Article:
US banker with ties to Putin’s inner circle sought access to Trump transition: Sources

Robert Foresman sought to meet with Trump’s team after the 2016 election.

The banker, Robert Foresman, never got the role he was seeking with the fledgling Trump administration. But he has recently attracted the attention of congressional investigators as one more name on an expanding list of Americans with established ties inside the Kremlin who appears to have been seeking access to the newly elected president’s inner circle, according to three sources familiar with the matter.

Foresman, who is now vice chairman of the Swiss bank UBS’s investment arm, lived for years in Moscow, where he led a $3 billion Russian investment fund and was touted by his new company as someone who maintains connections to Russian President Vladimir Putin’s inner circle. Reached by phone, Foresman declined to comment. Attorneys he has hired, including one in Washington who was hired to deal with the congressional probe, also declined to discuss the matter.

What is known about Foresman’s efforts to meet with Trump’s team during the post-election period in late 2016 stems from internal presidential inaugural committee emails reviewed by ABC News, testimony and court filings in an unrelated legal matter and three sources who had knowledge of Foresman’s communications, but who would only talk about the subject on the condition that they not be named due the sensitivity of ongoing investigations.

Foresman was not an early Trump supporter. In 2015, he donated to both Hillary Clinton and Jeb Bush, campaign records show. But in mid-November, Foresman sought contacts inside Trump’s orbit. And with Burnett’s help, he found his way onto the daily calendar of Thomas Barrack, who at the time was chairing what would become Trump’s $100 million inaugural fund, internal emails show.

Email exchanges shared with ABC News show Barrack’s meeting with Foresman was ultimately canceled. But sources said Foresman continued to pursue a role with the Trump team. In January, he secured a meeting with retired Lt. Gen. Michael Flynn, according to two sources familiar with Foresman’s contacts. An attorney for Flynn, Robert Kelner, declined to comment. Flynn was one of six co-chairs of Trump’s transition team.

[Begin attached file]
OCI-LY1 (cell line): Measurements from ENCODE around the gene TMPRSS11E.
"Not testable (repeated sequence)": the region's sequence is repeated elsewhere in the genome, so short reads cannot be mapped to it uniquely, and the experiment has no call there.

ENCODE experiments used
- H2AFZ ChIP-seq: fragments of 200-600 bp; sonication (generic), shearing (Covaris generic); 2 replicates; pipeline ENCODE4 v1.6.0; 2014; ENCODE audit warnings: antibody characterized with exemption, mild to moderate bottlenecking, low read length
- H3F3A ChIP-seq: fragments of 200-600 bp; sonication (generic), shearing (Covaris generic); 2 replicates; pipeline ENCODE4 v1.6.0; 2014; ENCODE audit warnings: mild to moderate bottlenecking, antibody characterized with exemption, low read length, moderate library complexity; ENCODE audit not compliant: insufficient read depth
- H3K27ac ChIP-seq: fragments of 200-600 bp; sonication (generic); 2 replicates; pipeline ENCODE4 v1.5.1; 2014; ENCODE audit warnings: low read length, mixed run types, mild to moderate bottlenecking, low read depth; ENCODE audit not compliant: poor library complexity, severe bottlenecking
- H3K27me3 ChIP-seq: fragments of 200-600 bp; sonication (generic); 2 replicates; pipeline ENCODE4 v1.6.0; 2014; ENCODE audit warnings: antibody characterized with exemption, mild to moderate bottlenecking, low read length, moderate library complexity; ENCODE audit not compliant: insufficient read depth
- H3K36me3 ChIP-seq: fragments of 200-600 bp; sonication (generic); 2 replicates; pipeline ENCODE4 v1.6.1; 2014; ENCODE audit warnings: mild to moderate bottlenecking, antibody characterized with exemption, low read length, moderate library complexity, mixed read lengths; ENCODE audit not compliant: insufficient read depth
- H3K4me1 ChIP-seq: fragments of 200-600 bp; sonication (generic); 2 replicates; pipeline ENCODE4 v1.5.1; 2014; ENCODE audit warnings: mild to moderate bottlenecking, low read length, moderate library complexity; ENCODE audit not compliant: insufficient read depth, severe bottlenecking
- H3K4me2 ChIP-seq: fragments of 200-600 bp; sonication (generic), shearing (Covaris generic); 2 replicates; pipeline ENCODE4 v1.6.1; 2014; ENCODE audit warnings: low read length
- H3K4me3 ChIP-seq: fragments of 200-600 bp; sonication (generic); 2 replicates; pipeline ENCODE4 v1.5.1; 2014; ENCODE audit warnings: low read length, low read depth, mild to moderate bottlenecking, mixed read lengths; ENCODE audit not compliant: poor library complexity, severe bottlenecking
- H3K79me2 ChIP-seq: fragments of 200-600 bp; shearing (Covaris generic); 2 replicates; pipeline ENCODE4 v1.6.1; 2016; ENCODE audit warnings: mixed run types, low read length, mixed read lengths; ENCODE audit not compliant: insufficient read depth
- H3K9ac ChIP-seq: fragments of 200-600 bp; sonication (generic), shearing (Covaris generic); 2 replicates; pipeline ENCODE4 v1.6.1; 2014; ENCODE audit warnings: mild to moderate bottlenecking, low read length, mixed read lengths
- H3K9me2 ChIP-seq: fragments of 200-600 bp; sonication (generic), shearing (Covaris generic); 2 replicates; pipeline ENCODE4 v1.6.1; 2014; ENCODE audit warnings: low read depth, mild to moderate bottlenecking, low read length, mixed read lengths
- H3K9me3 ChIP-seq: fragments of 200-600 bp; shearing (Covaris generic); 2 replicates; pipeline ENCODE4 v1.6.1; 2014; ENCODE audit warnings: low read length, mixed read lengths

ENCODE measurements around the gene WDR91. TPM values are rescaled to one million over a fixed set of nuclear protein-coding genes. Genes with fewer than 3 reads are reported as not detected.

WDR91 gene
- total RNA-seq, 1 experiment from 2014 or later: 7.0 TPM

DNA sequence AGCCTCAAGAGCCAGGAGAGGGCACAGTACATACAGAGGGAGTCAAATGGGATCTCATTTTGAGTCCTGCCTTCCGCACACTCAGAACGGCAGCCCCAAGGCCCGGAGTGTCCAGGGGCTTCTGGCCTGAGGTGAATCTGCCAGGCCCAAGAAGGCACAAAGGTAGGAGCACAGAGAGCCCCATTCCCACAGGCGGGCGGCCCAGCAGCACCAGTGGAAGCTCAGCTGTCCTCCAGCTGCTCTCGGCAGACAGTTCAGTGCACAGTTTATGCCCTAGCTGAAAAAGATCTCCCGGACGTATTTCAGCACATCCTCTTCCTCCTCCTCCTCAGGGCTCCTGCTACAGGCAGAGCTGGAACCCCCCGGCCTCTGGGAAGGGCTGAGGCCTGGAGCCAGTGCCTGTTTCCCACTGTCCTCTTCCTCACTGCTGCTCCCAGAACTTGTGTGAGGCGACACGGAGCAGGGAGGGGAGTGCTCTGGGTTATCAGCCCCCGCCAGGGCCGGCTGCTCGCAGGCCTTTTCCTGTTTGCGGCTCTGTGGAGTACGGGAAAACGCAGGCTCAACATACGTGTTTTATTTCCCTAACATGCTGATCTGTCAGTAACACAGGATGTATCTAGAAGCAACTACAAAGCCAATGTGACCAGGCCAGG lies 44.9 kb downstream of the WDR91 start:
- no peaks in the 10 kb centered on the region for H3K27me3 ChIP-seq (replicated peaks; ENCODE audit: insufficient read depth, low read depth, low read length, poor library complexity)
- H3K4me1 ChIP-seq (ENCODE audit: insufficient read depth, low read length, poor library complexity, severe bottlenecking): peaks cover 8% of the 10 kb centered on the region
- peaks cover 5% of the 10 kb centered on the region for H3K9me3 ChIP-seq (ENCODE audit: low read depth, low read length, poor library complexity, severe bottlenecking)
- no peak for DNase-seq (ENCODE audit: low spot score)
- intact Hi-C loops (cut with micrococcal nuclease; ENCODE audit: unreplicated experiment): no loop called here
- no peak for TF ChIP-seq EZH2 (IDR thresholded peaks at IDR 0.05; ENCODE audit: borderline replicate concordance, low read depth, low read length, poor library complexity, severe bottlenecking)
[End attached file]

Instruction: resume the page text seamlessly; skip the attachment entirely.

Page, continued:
Also during the transition, Foresman held a December meeting in New York with the chairman of a state-owned Russian development bank, Sergei Gorkov, according to a recent court filing in an unrelated case. Gorkov was the same banker who flew from Moscow to New York for one day that month to meet with Kushner.

Foresman’s meeting with Gorkov has been one focus of a legal fight in a civil matter related to the Russian oil business, which has spotlighted new details about Foresman’s Russian connections. In a series of court filings, Foresman’s attorney has defended his refusal to answer questions about his meeting with Gorkov, about his responses to requests for documents from the Senate Intelligence Committee and about interviews with federal agents.

“We do note for the fullness of the record that Mr. Foresman was instructed not to answer certain questions about interviews by federal agents,” Foresman’s attorney, Robert H. Pees, wrote in a Jan. 9 filing in the matter, which remains pending before a federal judge.

Senate interest in Foresman is not a secret. One year ago, U.S. Sen. Dianne Feinstein, D-Calif., sent a letter to Foresman, saying the Senate Judiciary Committee “has reason to believe that you sought to engage the Trump campaign in discussions concerning outreach from senior Kremlin officials.” A spokesman for the committee declined to comment on what was received in reply.